Timlin throwing his way back

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This entry was posted on 8/8/2008 12:03 AM and is filed under uncategorized.

Here's a story I wrote that first appeared in the Boston Metro several days ago, but thought it was interesting enough that I wanted to post it online as well. It seems that just about when Mike Timlin hit rock bottom this season, the reliever -- along with pitching coach John Farrell and manager Terry Francona -- came up with a plan for the 42-year-old to retain his sharpness and potentially reclaim his season.

Timlin enacted a plan to throw every other day, be it an inning or two of actual game action or a side bullpen session, with the intent to get the bite back into his sinker.

The plan, it would seem, has worked. Here's more on Timlin and his throwing program:


 Michael August Timlin     Born:  March 10, 1966    Birthplace:  Midland, Texas    Hometown:  Tarpon Springs, Florida    Height:  6' 4"    Weight:  210 lbs    Bats:  Right    Throws:  Right    Drafted:  1987: 5th Round by the Toronto Blue Jays    College:  Southwestern University    High School:  Midland High School (TX)    Other Teams:  Toronto Blue Jays 1991-1997                  Seattle Mariners 1997-1998                   Baltimore Orioles 1999-2000                   St. Louis Cardinals 2000-02                   Philadelphia Phillies 2002    Years with Boston:  2003- Present

There’s an old baseball adage that says a pitcher relying on a sinking fastball needs constant work to keep his pitches down in the zone.

It seems that a simple return to that little bit of baseball wisdom has led to a breakthrough for 42-year-old Mike Timlin this season.

Timlin was placed on the 15-day disabled list on June 21 with left knee tendinitis, and both the veteran reliever and Sox coaching staff hatched a plan to get the righty setup man back on track. Timlin was assigned to throw every other day — whether it was actually during a game appearance or in a bullpen session — in order to sustain the downward action on his heavy sinker.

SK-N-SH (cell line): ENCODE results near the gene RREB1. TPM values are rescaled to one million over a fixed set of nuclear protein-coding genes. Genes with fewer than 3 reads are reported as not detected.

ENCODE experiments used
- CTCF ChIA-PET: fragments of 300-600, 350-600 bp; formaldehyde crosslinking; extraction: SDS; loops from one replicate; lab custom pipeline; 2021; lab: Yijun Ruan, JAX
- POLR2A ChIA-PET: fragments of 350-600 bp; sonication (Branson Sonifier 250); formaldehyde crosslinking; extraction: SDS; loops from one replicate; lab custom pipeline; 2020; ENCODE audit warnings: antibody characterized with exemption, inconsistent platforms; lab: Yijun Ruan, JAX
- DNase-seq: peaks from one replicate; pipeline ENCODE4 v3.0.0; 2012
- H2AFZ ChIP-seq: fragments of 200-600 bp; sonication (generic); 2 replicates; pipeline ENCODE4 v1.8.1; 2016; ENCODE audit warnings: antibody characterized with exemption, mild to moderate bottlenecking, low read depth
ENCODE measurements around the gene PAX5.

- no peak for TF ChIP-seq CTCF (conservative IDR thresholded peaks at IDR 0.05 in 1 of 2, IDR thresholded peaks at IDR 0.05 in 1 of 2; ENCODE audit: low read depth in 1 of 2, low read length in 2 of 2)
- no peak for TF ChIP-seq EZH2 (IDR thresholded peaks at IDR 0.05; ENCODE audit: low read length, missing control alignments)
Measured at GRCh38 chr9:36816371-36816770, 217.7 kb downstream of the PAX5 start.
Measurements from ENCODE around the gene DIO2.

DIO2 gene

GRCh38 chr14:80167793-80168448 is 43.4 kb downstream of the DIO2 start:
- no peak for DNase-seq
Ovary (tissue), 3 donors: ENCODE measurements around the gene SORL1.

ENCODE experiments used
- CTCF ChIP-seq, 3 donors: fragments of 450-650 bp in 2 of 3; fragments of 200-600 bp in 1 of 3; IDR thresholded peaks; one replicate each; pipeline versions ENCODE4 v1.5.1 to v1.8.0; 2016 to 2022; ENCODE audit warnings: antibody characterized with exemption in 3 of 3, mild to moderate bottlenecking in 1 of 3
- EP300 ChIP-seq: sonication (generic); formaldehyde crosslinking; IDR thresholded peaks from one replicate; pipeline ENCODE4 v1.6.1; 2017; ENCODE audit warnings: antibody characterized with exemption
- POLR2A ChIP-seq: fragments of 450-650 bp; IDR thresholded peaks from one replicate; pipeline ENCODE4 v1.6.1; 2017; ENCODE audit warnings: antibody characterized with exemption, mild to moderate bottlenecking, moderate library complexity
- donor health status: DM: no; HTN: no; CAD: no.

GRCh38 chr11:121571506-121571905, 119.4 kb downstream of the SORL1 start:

This plan led to Timlin curiously throwing in the Fenway bullpen while Jonathan Papelbon closed the Oakland A's during the final game of Boston's last homestand, but -- say what you will -- the plan has worked. 

“He’s been throwing every other day for quite some time, and more importantly, his outings of late have been more like the Timlin he’s been throughout his career — and the guy we saw down the stretch last season,” said Sox pitching coach John Farrell.

“It’s not uncommon for all of our relievers to get consistent work if they’re not getting in games, but he’s continued it since preparing to go on the rehab assignment.”

Since coming off the disabled list and adhering to a consistent throwing program, Timlin has looked more like the work horse reliever and active all-time leader in appearances with 1,044 games pitched. Entering last night, in his last 10 innings pitched, he’s allowed only a single run since adopting the throwing program (0.90 ERA), and even picked up the win during last Friday night’s extra innings win over the A’s.

Timlin is something of a “Lazarus Man” in the way he’s been able to continually come back when casual observers believed his career was close to over. This may yet be another amazing example of Timlin's refusal to back down to both critics and Father Time.

If the Texas native can give the Sox some consistency out of the bullpen as a middle reliever, landing a veteran reliever during the waiver wire trading period might not be quite as important.

“We need every guy in that bullpen to contribute, and his veteran presence and ability to come in and throw strikes [is key],” said Farrell.

 

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